Books to re-read

I was that child in school who read the encyclopaedia, cover to cover, Aardvark to Zulu. I got six books a week from Ipswich Library every Saturday while my parents did the grocery shopping, I read my way through the children’s library and branched out to adult science fiction before I left for university. This site has over a decade of reading logs and there’s been a definite shift towards management and leadership books in the last two years that coincides with a job title change to director. I am always studying.

There are some books that have earned the status of "books I want to re-read regularly." It’s a short list.

Colin Urquhart "My Dear Child"

This book is by an English author, I found it when I was first dealing with clinical depression, and it is a reassuring read. When I can’t see how God could exist, this book tells me that he does, and he cares.

Chris Baty "No Plot? No Problem!"

I love this book. It’s encouraging and funny and everything I love about National Novel Writing Month in book form.

James Martin, SJ "The Jesuit Guide to (Almost) Everything: A Spirituality for Real Life"

I’m not a Catholic, but this book feels like it was written for me. It is comforting and challenging at the same time, but not condescending or guilt-inducing. A friend at work recommended it and I’m thankful she did.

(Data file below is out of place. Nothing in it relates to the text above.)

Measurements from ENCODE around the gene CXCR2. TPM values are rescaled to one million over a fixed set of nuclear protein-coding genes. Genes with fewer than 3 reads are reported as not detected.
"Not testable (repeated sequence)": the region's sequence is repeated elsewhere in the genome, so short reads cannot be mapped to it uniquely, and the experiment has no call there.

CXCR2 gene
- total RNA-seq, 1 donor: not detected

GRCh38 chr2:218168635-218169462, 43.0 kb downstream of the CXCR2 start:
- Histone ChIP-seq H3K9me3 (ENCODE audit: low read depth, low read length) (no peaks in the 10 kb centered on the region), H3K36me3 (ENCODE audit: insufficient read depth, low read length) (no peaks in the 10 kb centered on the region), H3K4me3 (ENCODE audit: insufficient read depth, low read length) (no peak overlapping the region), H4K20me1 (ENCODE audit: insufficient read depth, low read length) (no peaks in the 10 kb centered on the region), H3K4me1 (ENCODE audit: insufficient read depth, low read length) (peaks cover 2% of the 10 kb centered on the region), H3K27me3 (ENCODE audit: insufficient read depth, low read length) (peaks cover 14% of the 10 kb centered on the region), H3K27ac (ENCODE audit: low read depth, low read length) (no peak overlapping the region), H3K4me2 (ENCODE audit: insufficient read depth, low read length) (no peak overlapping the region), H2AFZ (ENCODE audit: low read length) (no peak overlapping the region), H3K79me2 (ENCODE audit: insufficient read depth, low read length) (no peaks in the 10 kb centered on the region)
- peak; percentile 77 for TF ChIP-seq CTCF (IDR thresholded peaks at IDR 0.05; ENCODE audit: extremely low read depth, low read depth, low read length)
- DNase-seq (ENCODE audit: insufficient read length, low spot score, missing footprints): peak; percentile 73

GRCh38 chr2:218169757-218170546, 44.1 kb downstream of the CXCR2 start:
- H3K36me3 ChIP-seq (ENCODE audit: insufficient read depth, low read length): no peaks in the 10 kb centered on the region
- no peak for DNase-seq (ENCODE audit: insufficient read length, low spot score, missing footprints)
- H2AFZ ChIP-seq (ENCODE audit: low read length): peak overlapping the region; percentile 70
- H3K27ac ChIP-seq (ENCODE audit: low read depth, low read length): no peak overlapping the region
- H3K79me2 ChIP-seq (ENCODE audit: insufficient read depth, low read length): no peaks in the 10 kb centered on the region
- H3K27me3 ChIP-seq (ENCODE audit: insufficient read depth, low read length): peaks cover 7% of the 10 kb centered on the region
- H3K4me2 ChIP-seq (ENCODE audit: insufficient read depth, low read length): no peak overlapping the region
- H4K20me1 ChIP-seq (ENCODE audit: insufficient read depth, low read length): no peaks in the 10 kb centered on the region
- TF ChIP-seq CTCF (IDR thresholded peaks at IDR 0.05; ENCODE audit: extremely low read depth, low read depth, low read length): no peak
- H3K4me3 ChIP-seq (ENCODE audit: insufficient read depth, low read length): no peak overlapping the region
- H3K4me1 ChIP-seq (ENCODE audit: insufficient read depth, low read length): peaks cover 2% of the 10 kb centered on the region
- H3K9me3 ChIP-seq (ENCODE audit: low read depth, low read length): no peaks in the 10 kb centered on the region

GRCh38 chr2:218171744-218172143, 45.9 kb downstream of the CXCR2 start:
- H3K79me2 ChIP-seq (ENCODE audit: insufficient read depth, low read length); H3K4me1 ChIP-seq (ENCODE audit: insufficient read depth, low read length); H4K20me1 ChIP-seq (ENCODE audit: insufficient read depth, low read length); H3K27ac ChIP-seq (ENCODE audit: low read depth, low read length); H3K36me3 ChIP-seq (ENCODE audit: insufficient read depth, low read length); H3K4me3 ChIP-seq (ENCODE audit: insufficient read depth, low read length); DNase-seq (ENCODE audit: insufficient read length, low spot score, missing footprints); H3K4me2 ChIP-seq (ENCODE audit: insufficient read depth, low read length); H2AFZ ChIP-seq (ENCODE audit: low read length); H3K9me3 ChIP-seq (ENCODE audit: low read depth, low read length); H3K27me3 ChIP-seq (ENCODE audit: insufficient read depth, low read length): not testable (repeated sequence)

Todd Henry "The Accidental Creative"

I never thought of my job as a traditionally creative one, but I make my living by thinking and solving problems. I spend a lot of time in my head at work, and this book has lots of practical suggestions for using my mind and my time in better, more productive ways.

Marcus Aurelius "Meditations"

Reading this book feels like I am reading the source material for several other books I’ve read. This translation feels like a collection of sentence fragments in places, but there’s a lot of good advice in here.

Stephen M. R. Covey "The Speed of Trust"

Trust is important to me, I want to be trusted and I want my trust to not be broken by others. This book explains a lot about why trust is important, and how to build trust.

Robert Sutton "The No Asshole Rule"

I’ve loaned my copy out to someone, but this is a fantastic "how not to be an asshole" manual. The comments from readers of this book became Sutton’s "Good Boss, Bad Boss," another good read.

Stash and simplicity (part two)